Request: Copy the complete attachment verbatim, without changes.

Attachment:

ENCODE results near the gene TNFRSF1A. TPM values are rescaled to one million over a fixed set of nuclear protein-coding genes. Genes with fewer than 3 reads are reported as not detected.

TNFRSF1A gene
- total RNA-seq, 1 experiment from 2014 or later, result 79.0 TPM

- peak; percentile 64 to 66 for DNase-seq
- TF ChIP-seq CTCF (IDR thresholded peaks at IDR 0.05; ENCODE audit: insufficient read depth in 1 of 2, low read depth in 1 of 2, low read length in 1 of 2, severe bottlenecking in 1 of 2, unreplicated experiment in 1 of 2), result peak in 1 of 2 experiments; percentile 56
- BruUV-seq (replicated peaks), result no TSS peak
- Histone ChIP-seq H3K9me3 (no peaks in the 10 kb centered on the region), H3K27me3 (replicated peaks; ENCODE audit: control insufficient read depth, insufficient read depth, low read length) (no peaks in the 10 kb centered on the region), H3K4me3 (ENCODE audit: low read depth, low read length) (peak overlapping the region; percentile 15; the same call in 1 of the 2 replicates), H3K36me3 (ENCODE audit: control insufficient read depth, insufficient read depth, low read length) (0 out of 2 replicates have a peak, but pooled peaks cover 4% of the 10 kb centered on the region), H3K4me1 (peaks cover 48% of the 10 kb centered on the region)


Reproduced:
ENCODE results near the gene TNFRSF1A. TPM values are rescaled to one million over a fixed set of nuclear protein-coding genes. Genes with fewer than 3 reads are reported as not detected.

TNFRSF1A gene
- total RNA-seq, 1 experiment from 2014 or later, result 79.0 TPM

- peak; percentile 64 to 66 for DNase-seq
- TF ChIP-seq CTCF (IDR thresholded peaks at IDR 0.05; ENCODE audit: insufficient read depth in 1 of 2, low read depth in 1 of 2, low read length in 1 of 2, severe bottlenecking in 1 of 2, unreplicated experiment in 1 of 2), result peak in 1 of 2 experiments; percentile 56
- BruUV-seq (replicated peaks), result no TSS peak
- Histone ChIP-seq H3K9me3 (no peaks in the 10 kb centered on the region), H3K27me3 (replicated peaks; ENCODE audit: control insufficient read depth, insufficient read depth, low read length) (no peaks in the 10 kb centered on the region), H3K4me3 (ENCODE audit: low read depth, low read length) (peak overlapping the region; percentile 15; the same call in 1 of the 2 replicates), H3K36me3 (ENCODE audit: control insufficient read depth, insufficient read depth, low read length) (0 out of 2 replicates have a peak, but pooled peaks cover 4% of the 10 kb centered on the region), H3K4me1 (peaks cover 48% of the 10 kb centered on the region)